82 pages 2 hours read

Kristin Levine

The Lions Of Little Rock

Fiction | Novel | Middle Grade | Published in 2012

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Summary and Study Guide


The Lions of Little Rock (2012) is the second novel by juvenile fiction author Kristin Levine. Other titles she has written include The Best Bad Luck I Ever Had (2009), Paper Cowboy (2014), and The Jigsaw Jungle (2018).

The book is suitable for readers aged 10 to 13 and is categorized as Children’s American Historical Fiction, Children’s Prejudice and Racism Books, and Children’s Friendships.

The author felt compelled to tell this story because her mother was a Little Rock native and grew up during the era of school desegregation. While history books cover the story of the first nine “colored students” (the colloquial description of the time) to attend white schools in Little Rock in 1957, the governor’s school boycott of the following year and citizen’s attempts to fight it receive little attention. The Lions of Little Rock covers this little-known piece of American history.

The novel takes place in Little Rock, Arkansas, just as the school year is beginning in the fall of 1958. The events it describes take place over the course of a year until the fall of 1959. The author uses a mildly serious tone though some lighthearted episodes are interwoven with the darker issues of racism and intolerance. The story is told from the first-person perspective of twelve-year-old Marlee Nisbett as she struggles to find her voice and hold onto a valuable friendship.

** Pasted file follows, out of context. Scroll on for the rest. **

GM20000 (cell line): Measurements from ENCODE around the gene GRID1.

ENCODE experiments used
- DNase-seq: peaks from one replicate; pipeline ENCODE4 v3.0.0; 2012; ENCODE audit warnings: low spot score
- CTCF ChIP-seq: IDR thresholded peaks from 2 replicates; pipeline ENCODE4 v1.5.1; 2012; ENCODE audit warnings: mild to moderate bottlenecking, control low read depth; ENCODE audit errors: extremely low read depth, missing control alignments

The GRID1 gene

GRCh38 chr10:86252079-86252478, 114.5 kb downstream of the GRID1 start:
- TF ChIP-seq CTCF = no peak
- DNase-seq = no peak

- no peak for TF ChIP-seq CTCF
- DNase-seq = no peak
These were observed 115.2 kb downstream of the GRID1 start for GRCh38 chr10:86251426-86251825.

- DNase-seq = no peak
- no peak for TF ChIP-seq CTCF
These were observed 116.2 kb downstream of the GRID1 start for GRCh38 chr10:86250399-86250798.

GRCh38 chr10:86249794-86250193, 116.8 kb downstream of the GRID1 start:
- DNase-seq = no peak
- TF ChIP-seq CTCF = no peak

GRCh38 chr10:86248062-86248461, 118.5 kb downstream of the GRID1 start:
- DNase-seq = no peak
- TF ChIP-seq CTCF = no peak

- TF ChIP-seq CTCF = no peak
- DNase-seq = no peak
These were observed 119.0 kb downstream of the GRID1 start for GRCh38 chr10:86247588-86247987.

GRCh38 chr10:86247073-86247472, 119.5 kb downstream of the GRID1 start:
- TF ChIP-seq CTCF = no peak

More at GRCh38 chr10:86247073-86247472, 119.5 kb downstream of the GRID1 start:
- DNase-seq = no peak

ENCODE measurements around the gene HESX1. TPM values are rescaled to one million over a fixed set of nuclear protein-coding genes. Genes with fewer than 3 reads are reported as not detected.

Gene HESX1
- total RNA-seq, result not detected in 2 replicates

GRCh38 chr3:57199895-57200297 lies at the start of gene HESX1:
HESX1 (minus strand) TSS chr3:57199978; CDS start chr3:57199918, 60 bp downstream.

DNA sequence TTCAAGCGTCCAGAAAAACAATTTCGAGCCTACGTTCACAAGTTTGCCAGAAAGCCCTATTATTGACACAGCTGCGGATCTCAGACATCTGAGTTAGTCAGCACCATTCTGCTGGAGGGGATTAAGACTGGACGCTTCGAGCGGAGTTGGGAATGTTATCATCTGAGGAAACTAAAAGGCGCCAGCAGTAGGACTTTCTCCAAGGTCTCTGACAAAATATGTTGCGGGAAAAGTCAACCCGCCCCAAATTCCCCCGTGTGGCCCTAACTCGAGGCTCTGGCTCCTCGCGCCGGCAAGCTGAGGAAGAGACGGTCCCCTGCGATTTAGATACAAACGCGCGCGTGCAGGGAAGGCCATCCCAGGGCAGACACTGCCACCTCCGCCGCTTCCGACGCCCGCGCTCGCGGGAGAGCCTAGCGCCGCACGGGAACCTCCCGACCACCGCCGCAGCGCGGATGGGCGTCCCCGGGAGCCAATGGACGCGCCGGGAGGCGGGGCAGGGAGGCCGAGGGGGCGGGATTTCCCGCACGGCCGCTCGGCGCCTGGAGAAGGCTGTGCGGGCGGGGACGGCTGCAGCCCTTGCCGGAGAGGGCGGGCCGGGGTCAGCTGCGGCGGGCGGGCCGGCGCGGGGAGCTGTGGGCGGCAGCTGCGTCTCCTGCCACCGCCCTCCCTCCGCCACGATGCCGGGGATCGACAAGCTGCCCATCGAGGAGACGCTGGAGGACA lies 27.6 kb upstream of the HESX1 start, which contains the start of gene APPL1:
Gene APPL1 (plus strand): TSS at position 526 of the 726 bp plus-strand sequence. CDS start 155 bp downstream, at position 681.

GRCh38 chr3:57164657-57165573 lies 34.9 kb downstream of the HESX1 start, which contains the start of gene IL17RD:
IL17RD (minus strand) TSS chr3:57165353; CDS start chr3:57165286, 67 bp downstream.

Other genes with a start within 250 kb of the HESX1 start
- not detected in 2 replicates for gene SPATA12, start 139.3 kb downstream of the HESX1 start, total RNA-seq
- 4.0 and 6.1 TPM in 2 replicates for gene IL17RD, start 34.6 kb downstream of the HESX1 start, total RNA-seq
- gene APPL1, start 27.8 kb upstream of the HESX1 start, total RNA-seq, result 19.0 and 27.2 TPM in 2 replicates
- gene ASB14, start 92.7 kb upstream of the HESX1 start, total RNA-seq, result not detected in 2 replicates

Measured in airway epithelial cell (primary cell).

The Lions of Little Rock tells the story of the unlikely rapport that springs up between a “colored girl” and a white girl at a time in American history when segregation was the law of the land in southern states. The two girls struggle to maintain their ties as their community struggles with the issue of integrating the educational system against strong opposition from the state government and the Ku Klux Klan. Against the backdrop of a community in crisis, the novel explores the themes of entrenched racism, the importance of speaking out, and the value of transformative relationships.

Plot Summary

Twelve-year-old Marlee Nisbett lives in Little Rock, Arkansas, in 1958. She is so pathologically shy that she can barely summon the courage to speak to her classmates at school. This all changes when she meets new student, Liz Fullerton. Liz has all the assurance that Marlee lacks and succeeds in breaking Marlee out of her shell. Right before the two girls are scheduled to give a class presentation together, Liz disappears from school. Rumors spread that she is a colored girl who has been passing for white.

Marlee refuses to give up on the friendship even though racial mixing in the South is actively discouraged by bigots who make threatening phone calls, send hate letters, or even attack colored families. Marlee’s struggle to maintain her relationship with Liz is paralleled by the city-wide controversy over allowing colored students to attend all-white high schools. The governor has shut down the schools in defiance of federal legislation mandating integration.

In making a concerted effort to keep the friendship alive, Marlee finds her voice and helps her parents find theirs. The family unites and rallies their friends to help elect a new school board that will allow all Little Rock students to get an opportunity to receive equal educational opportunities. Marlee also finds a way to expand her circle of friends and maintain her connection with Liz despite the turbulent racial climate that continues in their community.

All page number citations are taken from the Kindle edition of this book.